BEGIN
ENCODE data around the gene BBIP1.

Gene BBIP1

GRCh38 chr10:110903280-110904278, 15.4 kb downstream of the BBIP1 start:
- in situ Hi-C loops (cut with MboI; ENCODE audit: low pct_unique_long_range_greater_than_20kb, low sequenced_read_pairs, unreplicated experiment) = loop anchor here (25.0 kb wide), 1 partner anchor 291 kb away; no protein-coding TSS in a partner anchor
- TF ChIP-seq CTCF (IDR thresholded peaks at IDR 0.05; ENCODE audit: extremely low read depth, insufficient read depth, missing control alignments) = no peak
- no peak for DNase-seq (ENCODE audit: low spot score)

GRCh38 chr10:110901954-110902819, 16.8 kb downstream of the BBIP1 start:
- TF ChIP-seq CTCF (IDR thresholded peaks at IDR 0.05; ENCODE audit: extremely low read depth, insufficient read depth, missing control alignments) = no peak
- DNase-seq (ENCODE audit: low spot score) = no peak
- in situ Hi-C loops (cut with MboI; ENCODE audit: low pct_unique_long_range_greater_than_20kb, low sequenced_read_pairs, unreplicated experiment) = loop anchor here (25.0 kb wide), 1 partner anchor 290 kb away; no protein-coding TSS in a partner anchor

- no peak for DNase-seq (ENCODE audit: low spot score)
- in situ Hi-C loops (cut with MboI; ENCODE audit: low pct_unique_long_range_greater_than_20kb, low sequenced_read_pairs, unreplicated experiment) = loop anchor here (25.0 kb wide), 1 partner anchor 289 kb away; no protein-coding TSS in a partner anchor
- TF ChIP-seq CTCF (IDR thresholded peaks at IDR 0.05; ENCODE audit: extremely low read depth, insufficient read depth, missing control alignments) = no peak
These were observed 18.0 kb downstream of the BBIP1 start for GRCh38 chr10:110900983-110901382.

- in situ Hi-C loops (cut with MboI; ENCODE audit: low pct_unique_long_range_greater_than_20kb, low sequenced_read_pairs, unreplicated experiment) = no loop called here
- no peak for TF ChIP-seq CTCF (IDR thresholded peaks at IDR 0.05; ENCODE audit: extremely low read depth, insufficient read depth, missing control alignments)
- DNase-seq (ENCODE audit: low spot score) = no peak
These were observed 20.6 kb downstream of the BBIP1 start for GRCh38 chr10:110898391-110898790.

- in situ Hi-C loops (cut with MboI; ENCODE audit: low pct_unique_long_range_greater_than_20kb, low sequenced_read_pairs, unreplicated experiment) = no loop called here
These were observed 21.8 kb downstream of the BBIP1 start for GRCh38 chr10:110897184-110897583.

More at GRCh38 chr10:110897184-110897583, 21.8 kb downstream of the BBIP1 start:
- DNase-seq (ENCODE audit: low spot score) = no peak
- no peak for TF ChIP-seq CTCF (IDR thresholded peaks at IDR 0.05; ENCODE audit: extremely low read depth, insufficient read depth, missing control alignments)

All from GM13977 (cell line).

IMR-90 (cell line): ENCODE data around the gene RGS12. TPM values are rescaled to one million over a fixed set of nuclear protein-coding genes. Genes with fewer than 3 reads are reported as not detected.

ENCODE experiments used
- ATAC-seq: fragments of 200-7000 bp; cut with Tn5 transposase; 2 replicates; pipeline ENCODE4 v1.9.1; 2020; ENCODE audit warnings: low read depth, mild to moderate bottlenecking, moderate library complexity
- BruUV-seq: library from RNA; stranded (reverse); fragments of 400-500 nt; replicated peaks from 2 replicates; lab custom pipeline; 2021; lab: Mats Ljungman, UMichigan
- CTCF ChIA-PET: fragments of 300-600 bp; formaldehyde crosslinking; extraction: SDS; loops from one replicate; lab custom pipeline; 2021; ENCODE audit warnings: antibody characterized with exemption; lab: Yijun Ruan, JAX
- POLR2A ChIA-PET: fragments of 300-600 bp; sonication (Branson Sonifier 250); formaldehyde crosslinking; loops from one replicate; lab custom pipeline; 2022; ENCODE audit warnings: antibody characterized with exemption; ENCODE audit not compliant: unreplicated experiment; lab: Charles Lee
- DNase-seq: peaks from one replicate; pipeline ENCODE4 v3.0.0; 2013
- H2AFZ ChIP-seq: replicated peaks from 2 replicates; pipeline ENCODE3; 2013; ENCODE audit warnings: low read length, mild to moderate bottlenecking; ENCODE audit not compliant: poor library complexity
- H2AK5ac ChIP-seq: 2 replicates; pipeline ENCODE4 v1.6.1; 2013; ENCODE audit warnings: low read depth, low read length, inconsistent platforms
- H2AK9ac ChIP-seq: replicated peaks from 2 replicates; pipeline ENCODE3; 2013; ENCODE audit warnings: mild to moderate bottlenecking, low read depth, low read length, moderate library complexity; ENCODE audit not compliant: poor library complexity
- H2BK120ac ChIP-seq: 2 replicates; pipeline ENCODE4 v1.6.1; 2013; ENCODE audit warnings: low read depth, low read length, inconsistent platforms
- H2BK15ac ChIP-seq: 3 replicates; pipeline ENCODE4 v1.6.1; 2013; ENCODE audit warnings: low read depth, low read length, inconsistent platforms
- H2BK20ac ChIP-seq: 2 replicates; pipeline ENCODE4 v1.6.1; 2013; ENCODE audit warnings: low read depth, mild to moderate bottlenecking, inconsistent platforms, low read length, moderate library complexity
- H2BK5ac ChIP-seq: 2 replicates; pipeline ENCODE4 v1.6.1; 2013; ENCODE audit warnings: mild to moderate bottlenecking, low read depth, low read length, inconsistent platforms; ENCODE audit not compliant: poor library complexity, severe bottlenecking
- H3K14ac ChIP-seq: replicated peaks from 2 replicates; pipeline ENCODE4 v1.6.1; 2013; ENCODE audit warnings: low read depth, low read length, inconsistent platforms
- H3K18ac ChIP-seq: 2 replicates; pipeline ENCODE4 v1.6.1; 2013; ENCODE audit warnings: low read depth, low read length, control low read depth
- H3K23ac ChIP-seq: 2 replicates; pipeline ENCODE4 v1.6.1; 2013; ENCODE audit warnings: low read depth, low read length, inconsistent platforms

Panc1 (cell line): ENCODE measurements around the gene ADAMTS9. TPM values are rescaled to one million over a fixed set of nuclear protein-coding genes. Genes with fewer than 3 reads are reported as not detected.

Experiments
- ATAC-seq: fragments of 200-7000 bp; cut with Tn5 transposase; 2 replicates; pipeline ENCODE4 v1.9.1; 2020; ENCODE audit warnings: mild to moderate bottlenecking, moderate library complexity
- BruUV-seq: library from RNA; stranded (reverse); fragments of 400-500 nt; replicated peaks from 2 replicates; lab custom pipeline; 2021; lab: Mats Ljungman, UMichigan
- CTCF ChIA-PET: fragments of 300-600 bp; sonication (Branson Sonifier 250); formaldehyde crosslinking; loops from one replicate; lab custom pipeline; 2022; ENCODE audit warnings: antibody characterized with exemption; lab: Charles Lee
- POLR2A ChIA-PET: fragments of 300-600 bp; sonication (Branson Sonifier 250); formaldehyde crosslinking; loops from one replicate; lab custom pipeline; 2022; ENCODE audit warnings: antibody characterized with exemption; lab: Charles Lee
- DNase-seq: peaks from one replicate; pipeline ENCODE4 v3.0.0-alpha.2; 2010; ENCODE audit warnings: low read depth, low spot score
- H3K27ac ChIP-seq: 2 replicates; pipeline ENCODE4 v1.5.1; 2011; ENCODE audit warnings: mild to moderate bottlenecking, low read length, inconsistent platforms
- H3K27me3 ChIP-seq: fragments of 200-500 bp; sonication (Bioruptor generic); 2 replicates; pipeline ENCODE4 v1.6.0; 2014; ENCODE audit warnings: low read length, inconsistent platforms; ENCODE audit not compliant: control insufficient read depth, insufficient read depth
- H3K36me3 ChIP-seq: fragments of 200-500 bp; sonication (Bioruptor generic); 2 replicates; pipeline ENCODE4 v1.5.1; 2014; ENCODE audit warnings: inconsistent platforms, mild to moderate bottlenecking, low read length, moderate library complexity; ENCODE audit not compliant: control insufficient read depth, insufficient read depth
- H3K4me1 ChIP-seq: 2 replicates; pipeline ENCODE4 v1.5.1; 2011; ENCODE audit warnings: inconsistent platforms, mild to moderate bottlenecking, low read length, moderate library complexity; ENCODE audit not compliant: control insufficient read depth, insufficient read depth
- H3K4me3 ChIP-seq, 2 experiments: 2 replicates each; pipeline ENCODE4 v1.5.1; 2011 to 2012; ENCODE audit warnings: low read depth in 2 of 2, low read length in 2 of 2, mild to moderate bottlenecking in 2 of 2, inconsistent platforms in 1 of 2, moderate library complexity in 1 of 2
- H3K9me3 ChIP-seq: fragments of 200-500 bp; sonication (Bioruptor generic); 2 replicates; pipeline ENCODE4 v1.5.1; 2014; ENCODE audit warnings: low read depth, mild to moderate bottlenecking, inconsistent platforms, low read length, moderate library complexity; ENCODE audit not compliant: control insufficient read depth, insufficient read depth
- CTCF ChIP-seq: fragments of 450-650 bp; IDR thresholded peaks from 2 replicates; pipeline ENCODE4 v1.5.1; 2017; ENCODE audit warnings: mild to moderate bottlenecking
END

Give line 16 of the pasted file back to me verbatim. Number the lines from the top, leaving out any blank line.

- no peak for TF ChIP-seq CTCF (IDR thresholded peaks at IDR 0.05; ENCODE audit: extremely low read depth, insufficient read depth, missing control alignments)